Discussion with Marquette Mayor Jenna Smith and City Commissioner Cody Mayer
David Haynes sits down with Marquette Mayor Jenna Smith and Marquette City Commissioner Cody Mayer to discuss the challenges currently faced by rural cities like Marquette, and what their thoughts are on where the future is headed for rural cities in the Upper Peninsula.
Jenna Smith began serving on the Marquette City Commission in December 2017. She was born and raised in Marquette, and went on to attend the University of Michigan where she earned a degree in Psychology and Environmental Studies in 2008. Smith was appointed Mayor in 2017, and then elected as Mayor in 2018.
Cody Mayer was elected to the Marquette City Commission in November 2020. Cody was raised in Sault Ste Marie, and is a member of the Sault Tribe of Chippewa Indians. Cody attended Northern Michigan University where he received a degree in Public Administration. He has served as an enlisted soldier in the Michigan Army National Guard since December 2014 and currently holds the rank of Sergeant.
In this episode, Mayor Smith and Commissioner Mayer discuss the challenges of funding and revenue, affordable housing, and the lack of childcare in Marquette and other communities. They also discuss the future of development for properties like the old hospital building in Marquette. This is a great discussion with two of Marquette’s youngest and brightest leaders!
Good evening everyone. We welcome you to this edition of Rural Insights video and podcast. And we’re really pleased to have two distinguished public servants with us tonight. And that is the mayor of Marquette Jenna Smith, the honorable Jenna Smith, and commissioner Cody Mayor of Marquette. Both of them are dealing with very compounded problems that every city around the United States is dealing with, big, small in the middle. So let me just start with a concept of what are the biggest challenges each of you see for rural cities? You know, we have, what I counted, is five cities of size and they’re important cities. They’re important to the economy, the region and the state, but what do you think of the challenges that you face in a rural city in the next few years?
Yeah. You know, thank you, David. I appreciate you having us on. And I would say one of the biggest challenges is probably funding and revenue, and that’s something that is a challenge for a city or a municipality of any size, but in Marquette, especially we’re the biggest in the U.P. or one of the biggest anyway, in any way you measure it. But that’s difficult when we are geographically separated pretty far away from downstate from other similar sized communities. So we’ve got to really work with some of our wonderful partners and municipalities who are much smaller size and find a way to work together.
Bonding is an issue. I would say staffing can be an issue. We’ve got amazing talent in the city of Marquette, and we do everything we can to retain them. And when a position does come open, it can be pretty difficult to fill because again, geographically we’re limited, but I would say that that geography, I think that we all know and love here in Marquette. To the north, we’re limited by Lake Superior, but I wouldn’t really say that’s a limitation. That’s probably one of our greatest resources. So it’s definitely a catch 22 and we see the advantages as well, but it doesn’t make it any less of a hassle sometimes when we’re dealing with funding, especially.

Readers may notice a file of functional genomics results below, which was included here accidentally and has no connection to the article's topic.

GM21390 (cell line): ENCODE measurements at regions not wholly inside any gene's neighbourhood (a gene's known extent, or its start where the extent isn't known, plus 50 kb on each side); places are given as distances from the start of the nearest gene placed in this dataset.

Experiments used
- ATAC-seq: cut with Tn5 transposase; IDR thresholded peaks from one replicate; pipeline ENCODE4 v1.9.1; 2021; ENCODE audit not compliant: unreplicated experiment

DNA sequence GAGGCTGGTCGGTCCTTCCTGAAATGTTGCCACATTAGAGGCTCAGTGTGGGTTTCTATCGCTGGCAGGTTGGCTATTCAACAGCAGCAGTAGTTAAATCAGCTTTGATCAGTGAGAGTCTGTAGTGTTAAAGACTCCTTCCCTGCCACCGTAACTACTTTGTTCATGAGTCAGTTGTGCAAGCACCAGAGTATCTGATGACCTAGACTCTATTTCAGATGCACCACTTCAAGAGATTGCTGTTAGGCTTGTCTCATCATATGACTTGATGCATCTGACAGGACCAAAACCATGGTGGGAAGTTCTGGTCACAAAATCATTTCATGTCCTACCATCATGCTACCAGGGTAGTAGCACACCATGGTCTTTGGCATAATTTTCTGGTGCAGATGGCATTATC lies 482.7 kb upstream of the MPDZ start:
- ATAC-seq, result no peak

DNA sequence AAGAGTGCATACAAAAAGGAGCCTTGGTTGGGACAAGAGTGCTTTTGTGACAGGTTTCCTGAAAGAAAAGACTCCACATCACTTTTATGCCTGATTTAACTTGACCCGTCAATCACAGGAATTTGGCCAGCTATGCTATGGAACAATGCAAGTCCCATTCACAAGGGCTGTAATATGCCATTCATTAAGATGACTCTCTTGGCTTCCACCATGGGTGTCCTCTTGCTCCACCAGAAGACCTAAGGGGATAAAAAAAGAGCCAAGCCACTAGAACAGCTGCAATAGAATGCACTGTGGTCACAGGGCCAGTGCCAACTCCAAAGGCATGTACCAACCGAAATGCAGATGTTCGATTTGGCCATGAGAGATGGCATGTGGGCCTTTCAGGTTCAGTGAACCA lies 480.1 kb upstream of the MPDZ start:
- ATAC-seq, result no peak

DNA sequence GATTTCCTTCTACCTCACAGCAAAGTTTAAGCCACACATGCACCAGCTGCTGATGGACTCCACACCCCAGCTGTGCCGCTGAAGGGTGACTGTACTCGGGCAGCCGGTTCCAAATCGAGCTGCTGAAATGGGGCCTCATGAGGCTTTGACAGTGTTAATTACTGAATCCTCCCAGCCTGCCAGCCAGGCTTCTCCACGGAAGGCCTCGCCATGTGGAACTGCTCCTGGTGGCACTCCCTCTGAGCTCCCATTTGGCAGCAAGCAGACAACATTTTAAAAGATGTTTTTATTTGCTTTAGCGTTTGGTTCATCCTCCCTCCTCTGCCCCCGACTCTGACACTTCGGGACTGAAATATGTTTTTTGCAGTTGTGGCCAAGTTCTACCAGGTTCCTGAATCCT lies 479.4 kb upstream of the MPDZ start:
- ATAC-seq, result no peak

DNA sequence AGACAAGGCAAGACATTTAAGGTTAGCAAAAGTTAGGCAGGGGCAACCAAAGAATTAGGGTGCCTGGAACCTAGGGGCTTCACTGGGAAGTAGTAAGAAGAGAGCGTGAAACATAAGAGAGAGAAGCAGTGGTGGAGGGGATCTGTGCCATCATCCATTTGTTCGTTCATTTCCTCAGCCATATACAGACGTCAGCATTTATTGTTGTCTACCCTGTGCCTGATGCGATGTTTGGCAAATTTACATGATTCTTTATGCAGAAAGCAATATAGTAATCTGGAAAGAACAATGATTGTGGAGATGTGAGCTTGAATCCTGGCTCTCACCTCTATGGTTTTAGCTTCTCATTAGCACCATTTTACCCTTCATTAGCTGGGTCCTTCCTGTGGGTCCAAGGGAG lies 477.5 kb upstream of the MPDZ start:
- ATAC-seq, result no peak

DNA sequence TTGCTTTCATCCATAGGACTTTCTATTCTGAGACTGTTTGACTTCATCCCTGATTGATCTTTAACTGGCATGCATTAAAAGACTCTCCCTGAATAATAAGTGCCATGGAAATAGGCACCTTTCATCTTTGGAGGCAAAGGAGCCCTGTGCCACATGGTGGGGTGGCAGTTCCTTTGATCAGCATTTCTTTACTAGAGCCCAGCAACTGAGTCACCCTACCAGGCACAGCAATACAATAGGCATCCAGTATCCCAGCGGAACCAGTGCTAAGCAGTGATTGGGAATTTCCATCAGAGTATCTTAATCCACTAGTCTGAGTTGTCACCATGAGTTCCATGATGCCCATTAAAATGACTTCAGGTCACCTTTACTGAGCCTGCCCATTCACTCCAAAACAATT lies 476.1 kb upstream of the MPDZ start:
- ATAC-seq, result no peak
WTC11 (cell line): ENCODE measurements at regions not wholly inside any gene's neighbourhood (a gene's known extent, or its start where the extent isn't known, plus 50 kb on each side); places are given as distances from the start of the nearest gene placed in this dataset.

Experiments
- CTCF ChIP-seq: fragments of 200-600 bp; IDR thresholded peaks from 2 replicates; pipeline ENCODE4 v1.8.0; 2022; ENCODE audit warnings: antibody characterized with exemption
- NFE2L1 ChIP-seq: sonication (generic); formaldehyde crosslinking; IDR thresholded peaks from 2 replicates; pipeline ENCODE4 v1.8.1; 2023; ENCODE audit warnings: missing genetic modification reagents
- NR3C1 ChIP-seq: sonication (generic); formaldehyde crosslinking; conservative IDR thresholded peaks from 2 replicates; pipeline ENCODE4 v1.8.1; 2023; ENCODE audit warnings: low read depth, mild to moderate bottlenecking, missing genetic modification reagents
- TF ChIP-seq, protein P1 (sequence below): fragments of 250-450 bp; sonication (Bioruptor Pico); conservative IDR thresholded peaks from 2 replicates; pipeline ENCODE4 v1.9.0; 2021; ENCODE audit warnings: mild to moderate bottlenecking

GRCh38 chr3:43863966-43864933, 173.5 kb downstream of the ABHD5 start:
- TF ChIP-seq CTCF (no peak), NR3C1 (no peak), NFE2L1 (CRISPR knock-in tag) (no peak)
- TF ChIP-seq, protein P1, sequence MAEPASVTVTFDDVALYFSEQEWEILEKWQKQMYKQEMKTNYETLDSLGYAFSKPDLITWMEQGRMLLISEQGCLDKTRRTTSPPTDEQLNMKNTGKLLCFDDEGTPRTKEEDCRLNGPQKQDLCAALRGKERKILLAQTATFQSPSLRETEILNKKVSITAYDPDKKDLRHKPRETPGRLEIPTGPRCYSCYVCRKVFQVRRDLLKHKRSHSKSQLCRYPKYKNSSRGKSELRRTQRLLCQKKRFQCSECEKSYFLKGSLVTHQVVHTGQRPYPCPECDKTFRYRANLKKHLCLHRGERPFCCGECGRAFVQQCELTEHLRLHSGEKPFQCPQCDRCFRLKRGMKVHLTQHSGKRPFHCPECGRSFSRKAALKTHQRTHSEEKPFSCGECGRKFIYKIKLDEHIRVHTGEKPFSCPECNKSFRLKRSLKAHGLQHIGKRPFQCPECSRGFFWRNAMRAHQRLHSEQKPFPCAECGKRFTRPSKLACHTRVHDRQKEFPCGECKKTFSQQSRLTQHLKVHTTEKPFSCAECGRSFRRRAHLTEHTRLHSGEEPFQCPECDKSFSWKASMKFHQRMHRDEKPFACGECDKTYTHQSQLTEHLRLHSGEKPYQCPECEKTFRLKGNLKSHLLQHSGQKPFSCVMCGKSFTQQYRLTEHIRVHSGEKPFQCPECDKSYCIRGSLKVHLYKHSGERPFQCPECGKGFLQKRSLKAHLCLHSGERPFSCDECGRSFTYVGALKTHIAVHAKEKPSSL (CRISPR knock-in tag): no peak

Commissioner Mayer, what are your thoughts?
Well, I think you’re right Jenna, the lack of revenue that a lot of our communities here in the U.P. have, or I should say all of our communities have, it makes things a lot more difficult on our side, on the more local side of trying to figure out how to solve issues when they arise. Even trying to plan ahead and just even on a couple issue basis that just our communities face. Everyone’s struggling with housing across the country right now, but rural communities struggle with having internet access for our residents. We struggle with having any sort of options when it comes to childcare. There’s a lack of access to healthcare as well, typically in rural communities, not only that, there is just less, better paying jobs for residents to be able to afford any of those other things that quite frankly typically come from or have up here.
Oh, we did some research on Rural Insights using some students at Northern Michigan university helped me to look at childcare costs. And we’ve interviewed a lot of single mothers and fathers and parents, working parents, $600, $700 per child per month for childcare, whether they’re a professor, a police officer, a Walmart employee, it doesn’t matter, everyone’s dealing with it. Is this an issue that you all deal with and think about?
All the time, this is an issue that I am extremely passionate about as an individual. To date childcare is not a direct strategic or master planning goal, but that’s something I’m hoping that we can get into our questionnaire as we get into the master planning process in the next year or so. This is a topic that I spend some of my free time working on with folks at the state level, with folks in our community, as a mom, to two children under the age of five, it is extremely difficult to find childcare, even when you have resources in this community. So I know that those who do not have resources, it becomes even more difficult. You know, I paid more for childcare for two kids than I do for my mortgage. And I know many people that do the same, and it is really hard to find quality childcare, especially for children under the age of three.